A headless figurine of the goddess — her arms branching out — stood atop a semi-finished lion; a menacing Mahishasura at the feet, war-ready. The colossal frame, evidently unfinished, had a nightmarish touch to it. It was positioned deep inside an alleyway, in Kali Temple in Delhi’s CR Park, among other such idols, big and small, waiting for Bengal-based artisans to give their ‘Midas touch’, ahead of the annual Durga Puja celebrations. The idol makers were toiling hard, breathing life into these effigies; their unique sculpting skills having earned them the moniker of ‘makers of gods’.
When indianexpress.com caught up with them, they were neck-deep in work and tight on a deadline, fashioning an army of Hindu deities — raising them from mud, hay and clay.
“My house is in Kolkata, but I am mostly here; work goes on 12 months a year. After Durga Puja, we will get busy with the Kali Puja preparations, followed by Saraswati Puja. Prior to this, we were busy with Ganesh Puja — there are all kinds of gods, so work never stops,” Gobindo Nath of the Kali Temple in CR Park, said.
Every year, these idol makers get started in the months of June-July, just around the Rath Yatra celebrations.
Idol making, said Nath, has always been a family business; a skill having been generously passed through the generations. Manik Pal, who, along with his crew, has set up his shop in CR Park’s now-obsolete Chandralok Cinema — a dilapidated complex brought alive by the festive buzz — concurs.
“As artisans, we are all related. My grandfather was in the business of sculpting deities, so were my father and uncles. Now, I have taken it up as well. I am not sure if my son would be interested; he’s still studying. But, if nothing else works out for him in the future, he, too, will have to take up this familial business.”
The process of making idols is a complex one. Artisans have to toil day and night, and divide the work between shifts to build an idol of top-notch quality. “We have to first envision the end-result of our labour and begin backwards: what the goddess will look like, the size and the design. We begin with building a frame (the skeletal structure on which the entire masterpiece rests). Next, we cover it with straw and add mud to get the desired shape. The process is gradual because several layers of mud and clay are added before the structure is chiselled. Next, we go for the face (keeping in mind the minute details) and the fingers,” said Nath.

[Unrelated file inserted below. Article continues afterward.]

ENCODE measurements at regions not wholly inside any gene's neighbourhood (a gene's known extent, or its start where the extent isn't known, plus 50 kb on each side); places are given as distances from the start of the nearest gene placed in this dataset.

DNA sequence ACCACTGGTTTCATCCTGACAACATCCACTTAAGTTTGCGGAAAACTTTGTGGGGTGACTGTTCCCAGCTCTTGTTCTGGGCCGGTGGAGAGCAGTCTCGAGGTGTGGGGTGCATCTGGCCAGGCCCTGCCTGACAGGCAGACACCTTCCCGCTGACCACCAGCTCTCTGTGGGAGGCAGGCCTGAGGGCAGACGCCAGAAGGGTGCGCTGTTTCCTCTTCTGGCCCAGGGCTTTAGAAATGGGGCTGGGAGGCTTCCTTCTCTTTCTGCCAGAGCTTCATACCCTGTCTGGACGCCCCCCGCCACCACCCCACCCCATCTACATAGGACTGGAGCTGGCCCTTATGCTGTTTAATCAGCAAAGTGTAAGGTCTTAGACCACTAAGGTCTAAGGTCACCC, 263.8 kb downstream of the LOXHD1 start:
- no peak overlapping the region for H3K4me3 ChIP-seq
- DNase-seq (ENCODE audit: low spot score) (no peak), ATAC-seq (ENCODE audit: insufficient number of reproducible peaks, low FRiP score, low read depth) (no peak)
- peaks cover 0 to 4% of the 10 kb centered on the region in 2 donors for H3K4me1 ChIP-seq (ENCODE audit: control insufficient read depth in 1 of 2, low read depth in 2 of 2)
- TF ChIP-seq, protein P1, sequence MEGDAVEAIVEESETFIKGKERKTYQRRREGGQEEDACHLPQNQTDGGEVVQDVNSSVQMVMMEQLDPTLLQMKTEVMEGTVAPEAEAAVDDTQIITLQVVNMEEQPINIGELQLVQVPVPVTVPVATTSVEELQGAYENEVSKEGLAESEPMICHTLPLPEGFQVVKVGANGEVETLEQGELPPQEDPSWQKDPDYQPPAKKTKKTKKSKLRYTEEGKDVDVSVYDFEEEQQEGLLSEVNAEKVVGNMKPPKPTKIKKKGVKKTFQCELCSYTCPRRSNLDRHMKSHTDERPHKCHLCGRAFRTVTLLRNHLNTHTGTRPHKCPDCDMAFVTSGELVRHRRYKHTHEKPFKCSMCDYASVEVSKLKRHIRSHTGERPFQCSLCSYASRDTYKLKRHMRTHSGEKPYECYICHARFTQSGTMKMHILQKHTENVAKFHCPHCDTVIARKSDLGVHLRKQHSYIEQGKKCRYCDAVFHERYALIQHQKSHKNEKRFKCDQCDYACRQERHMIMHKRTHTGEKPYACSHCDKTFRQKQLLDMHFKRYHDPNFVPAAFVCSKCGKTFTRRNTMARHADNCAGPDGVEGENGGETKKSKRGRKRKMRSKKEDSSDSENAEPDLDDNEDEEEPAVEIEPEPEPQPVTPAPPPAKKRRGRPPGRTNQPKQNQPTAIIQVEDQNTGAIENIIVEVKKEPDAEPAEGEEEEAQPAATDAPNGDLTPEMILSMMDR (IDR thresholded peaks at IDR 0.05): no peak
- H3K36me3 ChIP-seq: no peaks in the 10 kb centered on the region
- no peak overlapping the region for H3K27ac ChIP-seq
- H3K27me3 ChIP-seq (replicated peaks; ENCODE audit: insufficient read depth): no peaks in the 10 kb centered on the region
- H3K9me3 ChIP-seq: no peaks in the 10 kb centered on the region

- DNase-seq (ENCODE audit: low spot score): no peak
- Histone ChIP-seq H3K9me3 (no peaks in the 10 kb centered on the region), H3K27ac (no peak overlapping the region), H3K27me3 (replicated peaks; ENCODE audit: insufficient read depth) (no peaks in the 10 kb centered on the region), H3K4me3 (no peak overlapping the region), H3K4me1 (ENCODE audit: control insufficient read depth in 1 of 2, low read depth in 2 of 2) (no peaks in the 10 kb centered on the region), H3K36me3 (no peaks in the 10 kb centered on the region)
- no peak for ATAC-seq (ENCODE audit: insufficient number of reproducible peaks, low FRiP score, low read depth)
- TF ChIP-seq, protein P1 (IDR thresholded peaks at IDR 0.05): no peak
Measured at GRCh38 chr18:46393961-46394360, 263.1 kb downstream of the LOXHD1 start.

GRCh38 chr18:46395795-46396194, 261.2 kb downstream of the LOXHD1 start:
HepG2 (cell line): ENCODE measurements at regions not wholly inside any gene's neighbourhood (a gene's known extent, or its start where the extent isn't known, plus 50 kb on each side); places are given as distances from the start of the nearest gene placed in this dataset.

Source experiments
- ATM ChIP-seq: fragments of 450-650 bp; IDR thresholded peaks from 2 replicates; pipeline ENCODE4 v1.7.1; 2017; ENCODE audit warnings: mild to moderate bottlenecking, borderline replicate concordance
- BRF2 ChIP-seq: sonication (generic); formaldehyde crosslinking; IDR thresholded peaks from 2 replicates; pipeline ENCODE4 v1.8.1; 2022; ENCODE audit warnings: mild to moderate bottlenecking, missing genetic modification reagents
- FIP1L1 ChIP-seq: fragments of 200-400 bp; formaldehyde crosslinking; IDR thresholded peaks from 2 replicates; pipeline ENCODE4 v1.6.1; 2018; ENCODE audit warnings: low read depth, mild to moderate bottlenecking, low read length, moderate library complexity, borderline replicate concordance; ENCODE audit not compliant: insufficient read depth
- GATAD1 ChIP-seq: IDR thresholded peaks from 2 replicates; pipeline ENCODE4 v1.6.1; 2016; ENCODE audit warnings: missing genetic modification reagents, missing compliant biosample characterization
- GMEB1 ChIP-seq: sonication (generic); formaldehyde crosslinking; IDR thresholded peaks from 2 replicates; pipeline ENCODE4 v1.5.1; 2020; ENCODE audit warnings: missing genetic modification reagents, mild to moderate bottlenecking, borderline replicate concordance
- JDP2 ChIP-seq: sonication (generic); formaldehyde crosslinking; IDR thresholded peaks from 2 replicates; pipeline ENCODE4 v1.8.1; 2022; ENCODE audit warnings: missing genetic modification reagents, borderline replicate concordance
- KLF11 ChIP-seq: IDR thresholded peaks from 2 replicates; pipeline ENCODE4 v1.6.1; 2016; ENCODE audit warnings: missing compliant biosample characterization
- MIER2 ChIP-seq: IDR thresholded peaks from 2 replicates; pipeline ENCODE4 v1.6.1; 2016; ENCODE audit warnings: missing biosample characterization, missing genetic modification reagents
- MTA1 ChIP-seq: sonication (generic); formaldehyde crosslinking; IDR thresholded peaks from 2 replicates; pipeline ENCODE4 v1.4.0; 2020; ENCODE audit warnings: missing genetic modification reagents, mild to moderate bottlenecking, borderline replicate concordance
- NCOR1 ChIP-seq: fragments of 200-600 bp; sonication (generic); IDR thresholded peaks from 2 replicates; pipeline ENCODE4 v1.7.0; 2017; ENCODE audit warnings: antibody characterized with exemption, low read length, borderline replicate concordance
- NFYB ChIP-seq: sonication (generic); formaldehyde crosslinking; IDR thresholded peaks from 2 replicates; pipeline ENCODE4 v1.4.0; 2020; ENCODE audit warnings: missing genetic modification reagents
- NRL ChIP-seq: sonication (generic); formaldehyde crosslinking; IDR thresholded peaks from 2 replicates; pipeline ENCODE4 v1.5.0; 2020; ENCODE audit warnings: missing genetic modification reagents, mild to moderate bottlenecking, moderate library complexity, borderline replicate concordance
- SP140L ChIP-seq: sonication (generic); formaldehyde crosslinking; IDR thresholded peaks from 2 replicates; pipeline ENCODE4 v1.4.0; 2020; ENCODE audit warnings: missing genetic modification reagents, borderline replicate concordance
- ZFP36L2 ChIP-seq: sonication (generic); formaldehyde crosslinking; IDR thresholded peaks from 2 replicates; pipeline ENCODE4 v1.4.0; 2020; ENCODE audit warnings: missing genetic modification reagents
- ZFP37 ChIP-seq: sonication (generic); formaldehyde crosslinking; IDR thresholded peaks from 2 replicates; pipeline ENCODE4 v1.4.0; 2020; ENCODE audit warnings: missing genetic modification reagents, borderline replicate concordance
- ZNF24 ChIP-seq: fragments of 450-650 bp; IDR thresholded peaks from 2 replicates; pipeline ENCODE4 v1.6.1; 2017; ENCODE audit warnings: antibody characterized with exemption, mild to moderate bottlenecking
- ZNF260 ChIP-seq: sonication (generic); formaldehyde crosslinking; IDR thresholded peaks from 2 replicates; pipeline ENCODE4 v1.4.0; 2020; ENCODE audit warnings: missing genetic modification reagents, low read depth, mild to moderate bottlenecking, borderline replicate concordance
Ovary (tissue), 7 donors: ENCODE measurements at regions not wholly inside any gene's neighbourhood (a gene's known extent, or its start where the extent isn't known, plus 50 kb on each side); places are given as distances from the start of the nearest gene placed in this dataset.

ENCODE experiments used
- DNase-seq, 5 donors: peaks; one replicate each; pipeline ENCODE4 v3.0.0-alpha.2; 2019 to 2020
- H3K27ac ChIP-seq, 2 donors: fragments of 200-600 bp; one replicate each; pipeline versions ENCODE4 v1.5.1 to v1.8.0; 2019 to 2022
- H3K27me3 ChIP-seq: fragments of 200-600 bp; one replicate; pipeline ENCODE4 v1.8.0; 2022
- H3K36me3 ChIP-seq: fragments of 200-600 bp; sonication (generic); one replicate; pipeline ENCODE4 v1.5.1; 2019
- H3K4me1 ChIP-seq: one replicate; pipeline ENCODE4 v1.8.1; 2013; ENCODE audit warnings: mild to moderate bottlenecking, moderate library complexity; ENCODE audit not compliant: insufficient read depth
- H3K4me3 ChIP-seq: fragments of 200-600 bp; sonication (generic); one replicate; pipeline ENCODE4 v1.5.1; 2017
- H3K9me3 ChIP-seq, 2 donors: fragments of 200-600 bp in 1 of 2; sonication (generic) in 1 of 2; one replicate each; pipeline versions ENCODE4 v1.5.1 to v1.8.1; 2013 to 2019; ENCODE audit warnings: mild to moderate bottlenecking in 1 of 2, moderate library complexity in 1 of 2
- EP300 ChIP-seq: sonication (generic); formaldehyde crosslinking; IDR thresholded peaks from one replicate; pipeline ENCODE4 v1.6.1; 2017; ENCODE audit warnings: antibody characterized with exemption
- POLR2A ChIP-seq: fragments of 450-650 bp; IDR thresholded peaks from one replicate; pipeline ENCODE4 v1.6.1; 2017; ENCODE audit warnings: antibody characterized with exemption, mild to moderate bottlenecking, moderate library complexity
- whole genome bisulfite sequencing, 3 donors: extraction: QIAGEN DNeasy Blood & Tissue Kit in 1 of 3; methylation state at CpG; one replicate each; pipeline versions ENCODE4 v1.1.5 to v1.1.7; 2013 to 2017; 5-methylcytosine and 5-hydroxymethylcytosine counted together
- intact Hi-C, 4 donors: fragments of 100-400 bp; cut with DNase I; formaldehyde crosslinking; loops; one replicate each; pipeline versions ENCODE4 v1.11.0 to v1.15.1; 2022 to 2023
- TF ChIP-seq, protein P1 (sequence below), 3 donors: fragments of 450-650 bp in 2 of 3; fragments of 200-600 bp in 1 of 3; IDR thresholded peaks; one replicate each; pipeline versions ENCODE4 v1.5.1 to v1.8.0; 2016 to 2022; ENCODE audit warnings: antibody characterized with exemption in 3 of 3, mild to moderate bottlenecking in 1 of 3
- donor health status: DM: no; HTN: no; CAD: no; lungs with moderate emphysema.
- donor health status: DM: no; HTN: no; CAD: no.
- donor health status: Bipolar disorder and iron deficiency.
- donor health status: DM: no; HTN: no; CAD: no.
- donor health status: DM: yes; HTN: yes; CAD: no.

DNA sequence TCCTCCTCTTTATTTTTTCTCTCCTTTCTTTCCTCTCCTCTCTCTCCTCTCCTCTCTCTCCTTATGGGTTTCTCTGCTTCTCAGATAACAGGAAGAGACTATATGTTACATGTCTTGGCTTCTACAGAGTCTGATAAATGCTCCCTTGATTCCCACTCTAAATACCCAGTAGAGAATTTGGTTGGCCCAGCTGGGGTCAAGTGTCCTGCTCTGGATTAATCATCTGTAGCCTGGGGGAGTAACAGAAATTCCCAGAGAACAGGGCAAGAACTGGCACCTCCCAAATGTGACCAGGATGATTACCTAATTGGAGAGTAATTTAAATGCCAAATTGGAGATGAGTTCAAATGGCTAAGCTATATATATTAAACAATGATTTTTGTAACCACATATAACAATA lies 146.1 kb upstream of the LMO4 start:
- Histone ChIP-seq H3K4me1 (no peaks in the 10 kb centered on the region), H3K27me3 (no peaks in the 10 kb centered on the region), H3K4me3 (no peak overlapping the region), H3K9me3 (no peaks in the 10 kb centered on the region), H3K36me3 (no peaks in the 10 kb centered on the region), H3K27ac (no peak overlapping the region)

“The mud is sourced from parts of Punjab, but for the goddess’ face, we bring in special mud from Kolkata; we cannot risk having impurities — stones, leftover straw — while crafting the face,” said Pal. The final step, of course, is painting the idols, followed by decking them up with accessories sourced from various parts of West Bengal.
For the next few months, these idol makers would find themselves a home in the capital and dedicate themselves to the services of various deities. As such, they have built a mini-house, where they have a stock of food and supplies.
The regimen is killing, often merciless.
“We start work in the morning, around 8, and go on till about 3 in the evening. Right now, we have a deadline to meet, so after a short break, we start again in the evening. There’s no fixed schedule, and work could go on till 1 am. There’s no end to our labour,” said Pal.
As for the remittance for all their efforts, Nath said it depends on the type of idol. “What we charge depends on various factors — the kind of idol, the decoration, etc. It could be anything between Rs 20,000 and Rs 50,000,” he said.
Both Pal and Nath are adept artisans with a body of work that is recognised not only in Delhi-NCR but in other states as well.
“We make idols for various South Delhi pandals like CR Park, GK-II, Alaknanda, Pushp Vihar, and other parts of the capital like Sarita Vihar, and Sadiq Nagar. Our idols also travel to Punjab, Haryana and Rajasthan,” said Pal.
Akin to the years that preceded, Goddess Durga will once again be bejewelled and decked in regalia come October, with worshippers from all across Delhi-NCR, lining up to catch a glimpse. As for the efforts of these artisans — who probably will never get to enjoy the celebrity of their art — we can only but offer a ‘Dugga, Dugga!‘